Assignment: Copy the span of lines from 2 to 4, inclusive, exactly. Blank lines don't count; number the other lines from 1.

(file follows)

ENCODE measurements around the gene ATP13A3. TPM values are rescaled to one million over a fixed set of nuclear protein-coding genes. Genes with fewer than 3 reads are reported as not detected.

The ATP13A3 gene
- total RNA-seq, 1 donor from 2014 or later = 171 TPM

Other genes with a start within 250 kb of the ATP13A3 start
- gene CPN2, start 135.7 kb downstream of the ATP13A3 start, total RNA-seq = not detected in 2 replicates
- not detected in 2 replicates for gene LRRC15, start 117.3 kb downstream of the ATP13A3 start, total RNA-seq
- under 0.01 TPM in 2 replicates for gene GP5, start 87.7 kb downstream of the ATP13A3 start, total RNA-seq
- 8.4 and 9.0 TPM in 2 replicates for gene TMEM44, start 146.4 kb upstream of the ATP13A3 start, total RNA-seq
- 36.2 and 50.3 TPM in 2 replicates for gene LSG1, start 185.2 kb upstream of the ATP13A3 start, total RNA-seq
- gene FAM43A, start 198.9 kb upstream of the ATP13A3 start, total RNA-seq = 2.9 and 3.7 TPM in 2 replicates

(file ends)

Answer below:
The ATP13A3 gene
- total RNA-seq, 1 donor from 2014 or later = 171 TPM

Other genes with a start within 250 kb of the ATP13A3 start